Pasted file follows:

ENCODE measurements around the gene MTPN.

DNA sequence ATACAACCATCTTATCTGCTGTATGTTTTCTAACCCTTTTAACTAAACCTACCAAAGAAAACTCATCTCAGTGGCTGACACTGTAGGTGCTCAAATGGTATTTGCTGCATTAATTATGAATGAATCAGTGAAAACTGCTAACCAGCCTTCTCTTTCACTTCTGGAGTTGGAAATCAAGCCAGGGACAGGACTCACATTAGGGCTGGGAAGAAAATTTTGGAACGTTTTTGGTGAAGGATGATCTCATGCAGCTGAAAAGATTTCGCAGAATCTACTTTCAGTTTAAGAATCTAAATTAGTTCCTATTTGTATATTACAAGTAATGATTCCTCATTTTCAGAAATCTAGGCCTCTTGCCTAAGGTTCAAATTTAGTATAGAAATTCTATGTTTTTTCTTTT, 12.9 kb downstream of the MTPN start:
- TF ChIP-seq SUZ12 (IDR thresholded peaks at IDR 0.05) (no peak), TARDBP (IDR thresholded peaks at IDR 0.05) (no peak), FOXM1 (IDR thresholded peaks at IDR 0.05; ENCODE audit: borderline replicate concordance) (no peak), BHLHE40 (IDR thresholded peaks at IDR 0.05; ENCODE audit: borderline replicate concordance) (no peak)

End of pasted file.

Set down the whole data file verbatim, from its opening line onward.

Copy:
ENCODE measurements around the gene MTPN.

DNA sequence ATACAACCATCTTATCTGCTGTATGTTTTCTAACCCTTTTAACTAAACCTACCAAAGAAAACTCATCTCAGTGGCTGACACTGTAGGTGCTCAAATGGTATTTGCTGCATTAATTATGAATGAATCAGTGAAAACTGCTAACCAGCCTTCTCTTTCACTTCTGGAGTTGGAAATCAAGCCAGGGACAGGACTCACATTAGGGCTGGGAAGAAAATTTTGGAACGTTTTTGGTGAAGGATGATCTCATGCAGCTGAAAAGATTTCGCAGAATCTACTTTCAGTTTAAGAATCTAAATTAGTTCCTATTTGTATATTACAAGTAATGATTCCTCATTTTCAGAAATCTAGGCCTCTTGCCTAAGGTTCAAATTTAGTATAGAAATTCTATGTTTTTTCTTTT, 12.9 kb downstream of the MTPN start:
- TF ChIP-seq SUZ12 (IDR thresholded peaks at IDR 0.05) (no peak), TARDBP (IDR thresholded peaks at IDR 0.05) (no peak), FOXM1 (IDR thresholded peaks at IDR 0.05; ENCODE audit: borderline replicate concordance) (no peak), BHLHE40 (IDR thresholded peaks at IDR 0.05; ENCODE audit: borderline replicate concordance) (no peak)